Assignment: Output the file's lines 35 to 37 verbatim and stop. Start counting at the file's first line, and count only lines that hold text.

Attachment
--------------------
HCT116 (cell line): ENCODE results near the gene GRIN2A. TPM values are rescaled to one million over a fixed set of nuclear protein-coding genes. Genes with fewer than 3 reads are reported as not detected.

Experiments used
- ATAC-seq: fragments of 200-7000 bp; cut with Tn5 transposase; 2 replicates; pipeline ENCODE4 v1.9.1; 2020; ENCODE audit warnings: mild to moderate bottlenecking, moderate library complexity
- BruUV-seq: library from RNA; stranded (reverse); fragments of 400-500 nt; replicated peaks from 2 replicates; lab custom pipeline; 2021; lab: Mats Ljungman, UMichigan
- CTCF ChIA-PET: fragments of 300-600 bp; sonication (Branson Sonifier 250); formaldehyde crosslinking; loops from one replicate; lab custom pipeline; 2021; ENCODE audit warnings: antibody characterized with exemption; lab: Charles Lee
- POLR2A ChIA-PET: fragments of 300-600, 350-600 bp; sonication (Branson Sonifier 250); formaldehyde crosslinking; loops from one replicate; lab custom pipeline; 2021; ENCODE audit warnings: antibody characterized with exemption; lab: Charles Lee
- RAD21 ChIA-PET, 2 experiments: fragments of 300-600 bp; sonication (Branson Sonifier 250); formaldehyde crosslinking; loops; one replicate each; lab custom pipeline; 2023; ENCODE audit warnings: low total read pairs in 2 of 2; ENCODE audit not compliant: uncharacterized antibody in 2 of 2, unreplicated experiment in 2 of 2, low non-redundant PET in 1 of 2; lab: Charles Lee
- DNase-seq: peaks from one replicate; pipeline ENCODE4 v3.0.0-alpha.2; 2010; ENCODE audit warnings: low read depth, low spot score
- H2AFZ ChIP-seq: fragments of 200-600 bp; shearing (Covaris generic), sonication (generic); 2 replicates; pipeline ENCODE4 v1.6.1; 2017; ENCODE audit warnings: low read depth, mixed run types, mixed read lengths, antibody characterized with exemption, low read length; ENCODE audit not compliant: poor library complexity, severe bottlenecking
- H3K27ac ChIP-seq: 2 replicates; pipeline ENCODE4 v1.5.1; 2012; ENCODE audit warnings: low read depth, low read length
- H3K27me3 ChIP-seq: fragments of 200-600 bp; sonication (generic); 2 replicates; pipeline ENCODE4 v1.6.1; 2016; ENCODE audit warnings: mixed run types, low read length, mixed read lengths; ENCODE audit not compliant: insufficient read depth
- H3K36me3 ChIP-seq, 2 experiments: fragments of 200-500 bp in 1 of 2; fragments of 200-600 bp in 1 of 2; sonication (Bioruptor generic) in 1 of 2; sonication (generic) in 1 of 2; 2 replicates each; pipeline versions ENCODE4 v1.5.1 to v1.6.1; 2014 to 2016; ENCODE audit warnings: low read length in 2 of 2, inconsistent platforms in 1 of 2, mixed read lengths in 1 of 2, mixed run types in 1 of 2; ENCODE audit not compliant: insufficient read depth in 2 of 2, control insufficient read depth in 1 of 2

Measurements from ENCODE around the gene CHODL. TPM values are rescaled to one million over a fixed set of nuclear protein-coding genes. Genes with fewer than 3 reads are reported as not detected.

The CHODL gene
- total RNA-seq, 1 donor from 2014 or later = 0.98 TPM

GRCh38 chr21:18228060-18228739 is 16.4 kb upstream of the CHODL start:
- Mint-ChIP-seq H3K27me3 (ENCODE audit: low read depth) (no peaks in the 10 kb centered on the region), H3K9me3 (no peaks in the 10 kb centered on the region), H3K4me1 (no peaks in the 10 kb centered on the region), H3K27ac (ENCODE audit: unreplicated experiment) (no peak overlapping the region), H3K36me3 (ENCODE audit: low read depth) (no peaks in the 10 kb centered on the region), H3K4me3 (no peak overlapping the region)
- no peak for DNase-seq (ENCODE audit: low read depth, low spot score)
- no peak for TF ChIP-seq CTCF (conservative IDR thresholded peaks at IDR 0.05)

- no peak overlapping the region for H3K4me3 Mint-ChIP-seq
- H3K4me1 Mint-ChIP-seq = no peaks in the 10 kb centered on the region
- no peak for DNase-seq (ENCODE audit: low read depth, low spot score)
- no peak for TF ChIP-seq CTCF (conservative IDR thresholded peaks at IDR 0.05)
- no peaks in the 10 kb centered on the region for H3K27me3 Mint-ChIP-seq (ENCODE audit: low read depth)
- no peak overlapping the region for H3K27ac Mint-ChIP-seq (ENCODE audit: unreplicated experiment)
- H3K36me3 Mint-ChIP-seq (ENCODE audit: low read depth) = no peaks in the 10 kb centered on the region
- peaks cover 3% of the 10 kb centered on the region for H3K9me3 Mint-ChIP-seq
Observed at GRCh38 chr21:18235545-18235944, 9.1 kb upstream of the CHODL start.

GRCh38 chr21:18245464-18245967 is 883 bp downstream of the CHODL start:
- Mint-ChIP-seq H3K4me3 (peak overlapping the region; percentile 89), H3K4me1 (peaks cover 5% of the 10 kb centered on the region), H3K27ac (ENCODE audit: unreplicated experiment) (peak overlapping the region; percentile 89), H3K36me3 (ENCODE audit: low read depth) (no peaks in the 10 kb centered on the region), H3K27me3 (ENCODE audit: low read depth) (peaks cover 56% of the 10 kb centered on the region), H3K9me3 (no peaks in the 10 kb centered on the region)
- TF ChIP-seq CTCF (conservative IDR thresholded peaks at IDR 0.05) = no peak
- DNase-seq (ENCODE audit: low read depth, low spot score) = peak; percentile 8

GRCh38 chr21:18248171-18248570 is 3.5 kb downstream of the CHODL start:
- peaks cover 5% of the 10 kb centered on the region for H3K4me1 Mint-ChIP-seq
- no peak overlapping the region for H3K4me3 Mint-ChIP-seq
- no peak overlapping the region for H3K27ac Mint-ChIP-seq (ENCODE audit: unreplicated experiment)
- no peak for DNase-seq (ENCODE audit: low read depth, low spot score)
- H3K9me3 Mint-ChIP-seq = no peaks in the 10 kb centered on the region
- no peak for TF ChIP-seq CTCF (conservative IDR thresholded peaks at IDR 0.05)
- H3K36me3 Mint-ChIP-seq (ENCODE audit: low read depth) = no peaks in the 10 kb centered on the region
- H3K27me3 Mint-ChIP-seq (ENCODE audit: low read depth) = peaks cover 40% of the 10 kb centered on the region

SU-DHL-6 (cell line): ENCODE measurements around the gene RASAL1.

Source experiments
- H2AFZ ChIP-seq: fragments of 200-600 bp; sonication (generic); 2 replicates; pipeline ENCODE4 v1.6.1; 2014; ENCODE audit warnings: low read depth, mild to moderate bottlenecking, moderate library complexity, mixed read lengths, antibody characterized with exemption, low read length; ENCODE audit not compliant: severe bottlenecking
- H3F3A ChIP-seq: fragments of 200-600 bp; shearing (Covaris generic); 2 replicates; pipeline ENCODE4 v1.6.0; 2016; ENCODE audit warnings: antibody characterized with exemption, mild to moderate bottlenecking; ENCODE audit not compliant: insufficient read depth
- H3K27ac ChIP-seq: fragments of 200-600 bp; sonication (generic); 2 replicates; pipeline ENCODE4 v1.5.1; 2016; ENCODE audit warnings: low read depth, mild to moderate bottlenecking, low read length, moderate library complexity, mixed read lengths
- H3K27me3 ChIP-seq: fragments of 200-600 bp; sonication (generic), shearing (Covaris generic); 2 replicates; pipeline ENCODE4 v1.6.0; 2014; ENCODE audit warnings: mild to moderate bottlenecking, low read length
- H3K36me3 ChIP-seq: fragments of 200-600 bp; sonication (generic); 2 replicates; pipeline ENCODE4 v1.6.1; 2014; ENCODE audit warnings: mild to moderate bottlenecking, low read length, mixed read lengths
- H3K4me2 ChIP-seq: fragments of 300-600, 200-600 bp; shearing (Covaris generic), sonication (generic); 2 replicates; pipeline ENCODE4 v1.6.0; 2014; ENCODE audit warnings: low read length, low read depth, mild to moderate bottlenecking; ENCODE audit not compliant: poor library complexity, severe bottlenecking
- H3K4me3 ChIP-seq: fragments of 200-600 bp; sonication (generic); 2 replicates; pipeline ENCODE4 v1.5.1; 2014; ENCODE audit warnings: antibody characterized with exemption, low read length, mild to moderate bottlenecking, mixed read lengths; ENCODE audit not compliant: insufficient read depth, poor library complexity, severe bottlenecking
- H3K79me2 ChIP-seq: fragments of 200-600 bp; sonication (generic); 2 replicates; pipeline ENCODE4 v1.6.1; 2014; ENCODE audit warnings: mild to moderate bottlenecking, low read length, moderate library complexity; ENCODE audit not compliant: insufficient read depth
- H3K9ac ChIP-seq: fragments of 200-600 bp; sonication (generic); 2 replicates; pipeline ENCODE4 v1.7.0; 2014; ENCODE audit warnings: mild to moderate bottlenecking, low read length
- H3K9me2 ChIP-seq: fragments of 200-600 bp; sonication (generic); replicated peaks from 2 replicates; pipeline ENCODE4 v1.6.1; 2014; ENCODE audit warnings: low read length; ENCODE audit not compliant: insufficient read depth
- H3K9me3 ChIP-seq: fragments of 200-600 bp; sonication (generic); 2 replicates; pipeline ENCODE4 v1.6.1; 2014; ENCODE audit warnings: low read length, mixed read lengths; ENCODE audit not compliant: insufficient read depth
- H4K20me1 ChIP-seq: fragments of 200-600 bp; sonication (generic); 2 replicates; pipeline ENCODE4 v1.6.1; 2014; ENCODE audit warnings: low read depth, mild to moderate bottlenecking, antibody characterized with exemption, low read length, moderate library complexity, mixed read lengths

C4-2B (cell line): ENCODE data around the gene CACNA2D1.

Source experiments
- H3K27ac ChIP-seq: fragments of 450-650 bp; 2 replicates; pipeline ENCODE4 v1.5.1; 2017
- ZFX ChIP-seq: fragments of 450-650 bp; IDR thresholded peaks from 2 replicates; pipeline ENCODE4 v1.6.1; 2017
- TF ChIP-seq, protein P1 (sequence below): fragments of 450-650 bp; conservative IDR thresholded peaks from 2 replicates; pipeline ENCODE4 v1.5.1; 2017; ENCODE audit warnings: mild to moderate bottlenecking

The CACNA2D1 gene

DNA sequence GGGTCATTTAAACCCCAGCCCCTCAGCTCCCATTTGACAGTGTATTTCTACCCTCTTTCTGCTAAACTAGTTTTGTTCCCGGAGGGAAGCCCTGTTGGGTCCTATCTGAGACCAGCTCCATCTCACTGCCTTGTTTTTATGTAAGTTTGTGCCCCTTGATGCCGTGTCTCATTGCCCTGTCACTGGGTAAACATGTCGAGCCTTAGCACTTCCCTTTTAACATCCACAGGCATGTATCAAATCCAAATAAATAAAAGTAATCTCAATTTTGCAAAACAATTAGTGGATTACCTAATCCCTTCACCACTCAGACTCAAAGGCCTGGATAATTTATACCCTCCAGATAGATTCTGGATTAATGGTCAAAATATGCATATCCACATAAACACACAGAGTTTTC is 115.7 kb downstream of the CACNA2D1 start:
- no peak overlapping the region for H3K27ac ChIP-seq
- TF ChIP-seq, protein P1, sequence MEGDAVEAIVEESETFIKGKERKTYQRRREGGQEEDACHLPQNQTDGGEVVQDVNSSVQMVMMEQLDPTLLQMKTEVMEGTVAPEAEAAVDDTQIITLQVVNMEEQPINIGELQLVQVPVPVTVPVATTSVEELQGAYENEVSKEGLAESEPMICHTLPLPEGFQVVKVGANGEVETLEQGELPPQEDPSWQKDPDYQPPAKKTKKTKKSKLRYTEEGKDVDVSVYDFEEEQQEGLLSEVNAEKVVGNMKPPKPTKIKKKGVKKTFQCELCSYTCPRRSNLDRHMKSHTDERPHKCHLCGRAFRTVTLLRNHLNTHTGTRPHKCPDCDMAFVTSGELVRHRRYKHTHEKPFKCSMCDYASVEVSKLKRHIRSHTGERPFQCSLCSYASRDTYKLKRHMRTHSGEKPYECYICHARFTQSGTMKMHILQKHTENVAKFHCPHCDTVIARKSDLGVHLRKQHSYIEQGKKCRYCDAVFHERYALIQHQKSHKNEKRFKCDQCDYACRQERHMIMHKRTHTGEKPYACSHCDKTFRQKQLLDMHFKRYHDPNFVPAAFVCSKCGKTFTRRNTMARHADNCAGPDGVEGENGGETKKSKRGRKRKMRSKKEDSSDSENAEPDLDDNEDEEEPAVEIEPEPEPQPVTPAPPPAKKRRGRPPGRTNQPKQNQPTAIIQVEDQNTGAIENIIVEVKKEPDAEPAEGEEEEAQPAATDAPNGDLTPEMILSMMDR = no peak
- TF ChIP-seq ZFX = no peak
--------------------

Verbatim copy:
- no peak overlapping the region for H3K4me3 Mint-ChIP-seq
- no peak overlapping the region for H3K27ac Mint-ChIP-seq (ENCODE audit: unreplicated experiment)
- no peak for DNase-seq (ENCODE audit: low read depth, low spot score)